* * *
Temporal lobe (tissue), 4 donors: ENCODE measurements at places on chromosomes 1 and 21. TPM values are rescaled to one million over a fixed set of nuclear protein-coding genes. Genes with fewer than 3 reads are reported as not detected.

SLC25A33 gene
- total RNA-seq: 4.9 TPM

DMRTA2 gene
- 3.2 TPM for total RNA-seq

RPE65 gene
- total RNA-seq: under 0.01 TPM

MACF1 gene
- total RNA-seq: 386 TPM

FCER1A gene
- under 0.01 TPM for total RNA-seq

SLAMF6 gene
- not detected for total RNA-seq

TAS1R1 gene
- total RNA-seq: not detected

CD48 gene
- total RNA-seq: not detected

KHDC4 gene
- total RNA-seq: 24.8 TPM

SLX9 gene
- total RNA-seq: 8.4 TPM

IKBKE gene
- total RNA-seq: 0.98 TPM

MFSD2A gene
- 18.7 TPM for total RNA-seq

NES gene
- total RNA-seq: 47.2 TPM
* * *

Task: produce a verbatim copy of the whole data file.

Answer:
Temporal lobe (tissue), 4 donors: ENCODE measurements at places on chromosomes 1 and 21. TPM values are rescaled to one million over a fixed set of nuclear protein-coding genes. Genes with fewer than 3 reads are reported as not detected.

SLC25A33 gene
- total RNA-seq: 4.9 TPM

DMRTA2 gene
- 3.2 TPM for total RNA-seq

RPE65 gene
- total RNA-seq: under 0.01 TPM

MACF1 gene
- total RNA-seq: 386 TPM

FCER1A gene
- under 0.01 TPM for total RNA-seq

SLAMF6 gene
- not detected for total RNA-seq

TAS1R1 gene
- total RNA-seq: not detected

CD48 gene
- total RNA-seq: not detected

KHDC4 gene
- total RNA-seq: 24.8 TPM

SLX9 gene
- total RNA-seq: 8.4 TPM

IKBKE gene
- total RNA-seq: 0.98 TPM

MFSD2A gene
- 18.7 TPM for total RNA-seq

NES gene
- total RNA-seq: 47.2 TPM